Once we finished up with the gift shop, we headed to our big excursion of the day: zip lining. We came at the perfect time because a group was about to go out, and we were lucky they allowed us on because we had no I.D. and no reservation. Our group was about 20 people, consisting of my father and sister, a family, two couples and a group of guys. We got towed up the mountain side on a steep path with a tractor that sounded like it may give way any second, but who’s worrying, anyway?

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Whitman family

The zip line course at Vista Las Suenos Rainforest Tours consisted of about ten lines through the canopy of the rain forest. Flying through the trees was like a view straight out of a movie. The trees were lush and green with purples and reds mixed in. The trees were of all different kinds, some rising straight from the ground and others with bark that looked like it was twisting into the air. My father pointed out how interested he was in how they picked the trees to use in the course. The tour was about one and a half hours. The only thing I regret about that is not having a video to show!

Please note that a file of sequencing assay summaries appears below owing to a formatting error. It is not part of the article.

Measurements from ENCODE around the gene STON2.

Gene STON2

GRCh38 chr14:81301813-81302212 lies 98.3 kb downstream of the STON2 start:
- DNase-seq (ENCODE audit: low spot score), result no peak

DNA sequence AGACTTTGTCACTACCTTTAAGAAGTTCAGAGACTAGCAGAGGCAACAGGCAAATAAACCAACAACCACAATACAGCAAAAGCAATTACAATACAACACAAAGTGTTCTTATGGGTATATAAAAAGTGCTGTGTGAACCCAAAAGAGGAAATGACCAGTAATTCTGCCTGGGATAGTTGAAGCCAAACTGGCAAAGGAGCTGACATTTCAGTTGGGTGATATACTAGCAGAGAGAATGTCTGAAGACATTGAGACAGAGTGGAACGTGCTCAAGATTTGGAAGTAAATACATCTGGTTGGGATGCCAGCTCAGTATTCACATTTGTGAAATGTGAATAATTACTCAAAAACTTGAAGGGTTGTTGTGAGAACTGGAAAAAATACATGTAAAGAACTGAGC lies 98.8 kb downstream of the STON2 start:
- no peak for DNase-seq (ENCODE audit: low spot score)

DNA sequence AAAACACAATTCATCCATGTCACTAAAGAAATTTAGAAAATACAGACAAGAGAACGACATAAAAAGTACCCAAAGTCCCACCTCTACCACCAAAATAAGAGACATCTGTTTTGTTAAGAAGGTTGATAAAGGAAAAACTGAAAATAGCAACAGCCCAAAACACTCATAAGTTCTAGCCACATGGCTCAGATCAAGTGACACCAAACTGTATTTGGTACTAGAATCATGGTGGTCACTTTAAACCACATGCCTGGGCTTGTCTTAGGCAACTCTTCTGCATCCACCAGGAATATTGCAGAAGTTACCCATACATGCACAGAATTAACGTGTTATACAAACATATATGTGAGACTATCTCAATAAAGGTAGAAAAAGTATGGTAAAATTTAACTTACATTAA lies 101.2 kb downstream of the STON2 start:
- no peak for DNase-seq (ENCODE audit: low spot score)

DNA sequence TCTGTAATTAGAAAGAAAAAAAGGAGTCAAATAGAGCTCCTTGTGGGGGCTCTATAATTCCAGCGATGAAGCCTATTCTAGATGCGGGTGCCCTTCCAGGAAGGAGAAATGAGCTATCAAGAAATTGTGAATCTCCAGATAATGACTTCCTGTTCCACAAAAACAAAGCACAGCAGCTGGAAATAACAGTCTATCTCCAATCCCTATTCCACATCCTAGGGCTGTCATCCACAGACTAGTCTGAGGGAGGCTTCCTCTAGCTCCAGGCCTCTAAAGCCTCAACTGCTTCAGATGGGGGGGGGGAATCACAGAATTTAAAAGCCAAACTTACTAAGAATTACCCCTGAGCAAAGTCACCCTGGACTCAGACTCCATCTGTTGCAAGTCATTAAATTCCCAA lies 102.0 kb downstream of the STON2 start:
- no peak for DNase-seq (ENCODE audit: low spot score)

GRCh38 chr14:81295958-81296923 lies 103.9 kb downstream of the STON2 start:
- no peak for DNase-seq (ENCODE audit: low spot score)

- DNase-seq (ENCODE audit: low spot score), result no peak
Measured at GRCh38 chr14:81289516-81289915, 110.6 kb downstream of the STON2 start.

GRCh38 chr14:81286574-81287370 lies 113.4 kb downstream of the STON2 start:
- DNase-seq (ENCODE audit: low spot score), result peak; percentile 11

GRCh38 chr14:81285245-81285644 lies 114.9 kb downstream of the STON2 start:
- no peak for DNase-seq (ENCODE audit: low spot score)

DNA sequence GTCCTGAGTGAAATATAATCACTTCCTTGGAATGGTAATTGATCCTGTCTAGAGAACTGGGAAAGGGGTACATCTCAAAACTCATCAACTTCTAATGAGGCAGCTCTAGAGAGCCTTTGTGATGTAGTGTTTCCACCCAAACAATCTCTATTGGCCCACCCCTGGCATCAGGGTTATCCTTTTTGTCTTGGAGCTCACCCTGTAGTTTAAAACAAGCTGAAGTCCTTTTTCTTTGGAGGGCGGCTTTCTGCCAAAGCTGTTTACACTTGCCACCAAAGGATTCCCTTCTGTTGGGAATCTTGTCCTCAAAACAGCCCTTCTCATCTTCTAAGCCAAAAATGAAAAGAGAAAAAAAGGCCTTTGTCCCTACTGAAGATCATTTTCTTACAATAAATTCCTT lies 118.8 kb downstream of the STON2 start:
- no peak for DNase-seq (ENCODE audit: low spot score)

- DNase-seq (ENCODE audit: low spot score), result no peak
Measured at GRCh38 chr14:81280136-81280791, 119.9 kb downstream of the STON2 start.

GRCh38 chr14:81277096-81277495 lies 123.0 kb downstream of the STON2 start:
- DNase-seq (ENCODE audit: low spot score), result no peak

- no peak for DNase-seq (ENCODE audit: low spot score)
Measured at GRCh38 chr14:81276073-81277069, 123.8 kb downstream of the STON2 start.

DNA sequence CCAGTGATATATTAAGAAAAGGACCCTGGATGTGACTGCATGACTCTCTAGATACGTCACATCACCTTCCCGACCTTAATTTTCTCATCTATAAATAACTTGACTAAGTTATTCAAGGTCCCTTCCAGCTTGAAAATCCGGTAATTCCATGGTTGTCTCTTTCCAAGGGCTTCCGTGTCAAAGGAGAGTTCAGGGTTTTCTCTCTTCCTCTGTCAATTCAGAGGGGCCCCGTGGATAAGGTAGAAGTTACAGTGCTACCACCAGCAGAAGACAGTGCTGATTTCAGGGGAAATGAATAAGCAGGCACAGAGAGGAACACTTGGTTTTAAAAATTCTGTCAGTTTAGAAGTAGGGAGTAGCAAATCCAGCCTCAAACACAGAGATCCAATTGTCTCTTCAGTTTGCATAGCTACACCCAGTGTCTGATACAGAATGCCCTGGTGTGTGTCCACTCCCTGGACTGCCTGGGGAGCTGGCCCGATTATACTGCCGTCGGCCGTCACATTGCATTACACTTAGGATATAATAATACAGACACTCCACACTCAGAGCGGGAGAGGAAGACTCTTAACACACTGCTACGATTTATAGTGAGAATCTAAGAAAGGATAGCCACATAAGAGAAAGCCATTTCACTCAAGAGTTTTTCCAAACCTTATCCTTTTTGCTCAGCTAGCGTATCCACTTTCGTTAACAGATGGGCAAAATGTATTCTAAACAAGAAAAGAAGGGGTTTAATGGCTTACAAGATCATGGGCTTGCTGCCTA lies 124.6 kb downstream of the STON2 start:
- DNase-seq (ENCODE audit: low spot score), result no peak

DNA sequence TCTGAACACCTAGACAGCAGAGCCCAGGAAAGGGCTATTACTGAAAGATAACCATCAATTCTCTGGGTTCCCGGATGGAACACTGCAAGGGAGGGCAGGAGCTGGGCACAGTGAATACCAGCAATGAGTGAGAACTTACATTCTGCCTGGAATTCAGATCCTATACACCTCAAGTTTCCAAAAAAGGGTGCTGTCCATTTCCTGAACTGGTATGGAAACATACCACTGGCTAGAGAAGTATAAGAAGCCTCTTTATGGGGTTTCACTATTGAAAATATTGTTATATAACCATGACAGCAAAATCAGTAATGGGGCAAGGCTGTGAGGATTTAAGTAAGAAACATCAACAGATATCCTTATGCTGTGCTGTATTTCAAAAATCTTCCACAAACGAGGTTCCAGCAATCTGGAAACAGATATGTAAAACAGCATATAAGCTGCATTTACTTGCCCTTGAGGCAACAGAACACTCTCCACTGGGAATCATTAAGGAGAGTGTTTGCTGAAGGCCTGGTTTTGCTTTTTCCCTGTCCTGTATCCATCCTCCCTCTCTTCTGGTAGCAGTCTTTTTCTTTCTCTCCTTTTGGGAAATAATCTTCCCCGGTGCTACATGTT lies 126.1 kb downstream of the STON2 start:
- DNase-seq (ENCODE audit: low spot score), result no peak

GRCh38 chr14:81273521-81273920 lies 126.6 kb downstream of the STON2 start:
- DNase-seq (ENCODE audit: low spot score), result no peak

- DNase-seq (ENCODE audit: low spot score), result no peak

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“I said, what is that? A chicken coming in?”—Lady on tour.

We traveled back to the resort to change and grab a snack, and then I basically dragged my dad out of the room to go check the surf again. Instead of driving all the way to Hermosa, we went to Jaco, which is the really cool surfing town I mentioned before. We rented a board for myself from El Pana Surf Shop and were on our way. My dad could not believe his eyes when he saw how much the waves had grown since the morning, and he decided to rent a board as well.